61% of social media marketers say measuring ROI is the hardest challenge facing them making it the number one complaint about social media marketing. What makes measuring ROI so difficult for social media is that there isn’t always a correlation between the metrics most people pay attention to and actual sales. Social media has forced marketers to begin embracing new metrics but most are still having trouble correlating those new metrics with sales.

What is social media marketing success?

To understand the problem a little better, here is an example. Say that social media marketing success is determined by content engagement (56% of marketers in the survey mentioned above reported engagement as their most important metric). Engagement is simply the number of “likes,” shares, and comments on a given post. For most marketers, high engagement rates is a sign that the content is good and their community of followers is active. But it might be a lie.

A video uploaded to Facebook might have a 30% engagement ratio which is quite high, but only return about $1 for every marketing dollar spent to produce and promote the video on Facebook. Another video, or meme, or text-only post might have an engagement ratio of only 1 or 2% but an ROI of $4 for every marketing dollar spent. In short, engagement doesn’t necessarily correlate with ROI, and marketers are often stuck pursuing a metric that doesn’t matter in the long run.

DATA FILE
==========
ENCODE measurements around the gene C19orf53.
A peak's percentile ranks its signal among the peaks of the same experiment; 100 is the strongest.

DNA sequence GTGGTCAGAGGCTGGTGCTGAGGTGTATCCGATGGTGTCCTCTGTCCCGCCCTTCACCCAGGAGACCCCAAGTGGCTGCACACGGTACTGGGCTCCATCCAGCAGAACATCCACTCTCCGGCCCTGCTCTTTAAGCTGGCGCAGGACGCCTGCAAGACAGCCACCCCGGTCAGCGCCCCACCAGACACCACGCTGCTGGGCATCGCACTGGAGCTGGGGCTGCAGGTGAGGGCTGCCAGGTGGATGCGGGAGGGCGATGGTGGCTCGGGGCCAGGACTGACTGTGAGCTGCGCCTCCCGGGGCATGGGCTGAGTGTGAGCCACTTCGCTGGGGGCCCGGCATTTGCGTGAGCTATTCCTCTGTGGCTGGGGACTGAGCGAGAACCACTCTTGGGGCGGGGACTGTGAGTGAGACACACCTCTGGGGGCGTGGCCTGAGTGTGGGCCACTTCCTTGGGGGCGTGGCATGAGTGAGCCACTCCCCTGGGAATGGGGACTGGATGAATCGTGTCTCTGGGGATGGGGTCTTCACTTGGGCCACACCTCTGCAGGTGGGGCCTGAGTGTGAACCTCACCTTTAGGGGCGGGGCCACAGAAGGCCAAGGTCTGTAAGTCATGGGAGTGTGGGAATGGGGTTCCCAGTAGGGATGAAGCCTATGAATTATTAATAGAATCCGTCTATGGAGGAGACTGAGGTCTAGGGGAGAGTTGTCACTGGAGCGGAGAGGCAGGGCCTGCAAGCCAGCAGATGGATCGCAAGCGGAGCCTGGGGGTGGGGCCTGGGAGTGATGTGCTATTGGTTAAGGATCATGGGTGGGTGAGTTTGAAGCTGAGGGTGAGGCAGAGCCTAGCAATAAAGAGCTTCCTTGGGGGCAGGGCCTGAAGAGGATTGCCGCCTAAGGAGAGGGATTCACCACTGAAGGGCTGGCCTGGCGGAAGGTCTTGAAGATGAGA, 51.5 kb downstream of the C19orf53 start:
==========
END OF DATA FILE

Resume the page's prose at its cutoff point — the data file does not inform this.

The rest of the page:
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Click rates vs. online behavior

Another metric that marketers often pay too much attention to is click rates. The thinking is that the more people that click on a link, the more people will buy the product of sign up for the service on the landing page. On the surface it sounds logical, but like engagement rates, click rates can be deceiving. Time and time again we see that click rates and ROI have virtually no correlation. Ultimately it doesn’t matter how many people click on the link, it matters what they do once they get to the landing page. A better metric for correlation with ROI is the bounce rate (a higher bounce rate negatively correlates with ROI) and the average time on page (a longer average time on page positively correlates with ROI).

Better indicators

There is no single metric that will adequately predict the ROI for a given post. Instead, marketers need to invest in tools that allow them to look at several different metrics regarding the delivery of the content, the behavior of the consumer, and the attitude of the target audience.

    • Delivery. In marketing lingo, an impression is the total number of times an ad is fetched from its source and is a way to count the total number of times your social media ad was displayed on a person’s screen. It’s a good indicator for the reach of any given post.
    • Action. Engagement ratio can be a useful metric but only when paired with metrics like average time on page.
  • Attitudes. Net Promoter Scores (NPS) will tell you the likelihood that a person would recommend your brand to their friends or family and Brand Lift polling will give you an idea about how well people remember ads you’ve promoted and their general attitude towards your brand.

Taken all together, you’ll have a better idea of whether your social media marketing efforts are leading to a higher ROI.

Chatbots and ROI

A big trend in social media marketing currently is chatbots. Chatbots can improve your social media ROI in a couple of important ways. First, it can increase ROI by decreasing labor costs by automating much of your customer service interactions in social media chat platforms. Second, it can increase ROI by helping consumers navigate your online store and complete purchases right from the social media chat platform helping turn social media followers into actual customers.